A song for Africa in Cranbrook

African Children’s Choir will perform two shows on June 29

African Children’s Choir. The choir will be performing twice in Cranbrook June 29.

African Children’s Choir. The choir will be performing twice in Cranbrook June 29.

At the end of June, the African Children’s Choir will be playing two shows in Cranbrook.

The choir has been on tour for five months, starting in San Francisco and working its way up the Midwest. It has been doing concerts six nights a week and stay at host families along the way.

On Sunday, June 29, the choir will perform at the First Baptist Church at 10:30 a.m., and then again later at the Cranbrook Alliance Church at 6 p.m. The concerts are by donation.

Nate Longstaff, the tour leader and a chaperone, spoke to the Townsman from Clive, Alberta.

“We perform mainly at churches and community centres and things like that,” Longstaff said. “And in schools. We do a lot of work in schools.”

The choir arrived in Canada about a month and a half ago, through Saskatchewan.

“We’ve been moving west and north and going towards Alaska,” he said. “Eventually, seven months from now, we will be moving down the west coast of the United States and Canada and eventually going to Europe as well.”

The African Children’s Choir is a non-profit humanitarian relief organization dedicated to helping Africa’s most vulnerable children. Its parent company, Music for Life, works in seven countries in Africa to help the aspiring individuals that will be the future of those countries.

“They select children mainly from Uganda, Kenya and South Africa, but this particular choir is just from Uganda,” he said.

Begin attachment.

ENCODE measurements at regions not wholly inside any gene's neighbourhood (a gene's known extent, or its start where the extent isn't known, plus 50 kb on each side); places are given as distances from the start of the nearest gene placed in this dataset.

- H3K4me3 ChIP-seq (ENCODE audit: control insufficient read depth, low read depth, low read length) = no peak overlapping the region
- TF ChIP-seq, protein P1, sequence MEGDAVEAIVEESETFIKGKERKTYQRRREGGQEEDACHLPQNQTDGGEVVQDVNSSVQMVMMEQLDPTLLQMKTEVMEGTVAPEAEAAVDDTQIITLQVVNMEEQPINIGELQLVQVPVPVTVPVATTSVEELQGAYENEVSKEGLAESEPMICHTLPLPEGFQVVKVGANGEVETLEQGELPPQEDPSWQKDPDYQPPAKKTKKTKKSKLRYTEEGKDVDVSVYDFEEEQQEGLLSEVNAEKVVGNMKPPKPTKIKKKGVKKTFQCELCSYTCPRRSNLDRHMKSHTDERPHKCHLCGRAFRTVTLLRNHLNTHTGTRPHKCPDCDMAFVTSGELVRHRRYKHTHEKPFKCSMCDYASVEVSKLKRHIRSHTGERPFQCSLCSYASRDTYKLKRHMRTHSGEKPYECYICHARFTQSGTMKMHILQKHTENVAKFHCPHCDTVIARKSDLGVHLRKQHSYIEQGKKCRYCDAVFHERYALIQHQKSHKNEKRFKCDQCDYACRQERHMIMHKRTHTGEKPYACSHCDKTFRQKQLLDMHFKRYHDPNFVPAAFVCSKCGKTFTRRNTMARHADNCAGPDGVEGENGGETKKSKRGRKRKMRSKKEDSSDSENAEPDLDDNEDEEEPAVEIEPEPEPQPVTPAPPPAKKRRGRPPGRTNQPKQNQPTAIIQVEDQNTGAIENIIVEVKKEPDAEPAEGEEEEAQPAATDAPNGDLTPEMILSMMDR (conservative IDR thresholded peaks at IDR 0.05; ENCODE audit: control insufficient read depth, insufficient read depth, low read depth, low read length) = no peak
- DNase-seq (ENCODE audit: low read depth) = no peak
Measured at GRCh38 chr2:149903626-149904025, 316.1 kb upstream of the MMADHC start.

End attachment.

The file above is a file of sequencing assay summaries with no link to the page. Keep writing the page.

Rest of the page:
The organization uses scouts to select children with the greatest need. Usually the children are orphans and disadvantaged. The children are interviewed and auditioned to see if they have a genuine hunger and desire to learn and better themselves, as well as musical talent, he said.

“Ultimately, these children will perform to show the hope and potential of their brothers and sisters back home,” he said. “The organization, in the 30 years that it’s been running, has sent 41 different choirs out to the West and has helped almost 150,000 people back in Africa. They’re raising money and sponsorship while they are out in the West and will provide the means to carry on the incredible programs that are happening back in Africa.”

The funds that the choir raises by donation go back into the program.

Longstaff said the concert includes a variety of performances, such as regional dances from Uganda, traditional African songs, drum pieces, pop songs, traditional gospel and even songs that have been written specifically for the choir by some prestigious artists.

He said audiences seem to embrace the performances and a lot of time don’t go home the same.

“There is something about the performance that changes your perspective on life,” he said. “To see children with such massive hope.”

He said the children aspire to be doctors, lawyers and politicians when they are older.

“People are moved to tears by the beauty of the culture, by the beauty of the children, by the sounds they make,” Longstaff said. “And people won’t go home the same.”

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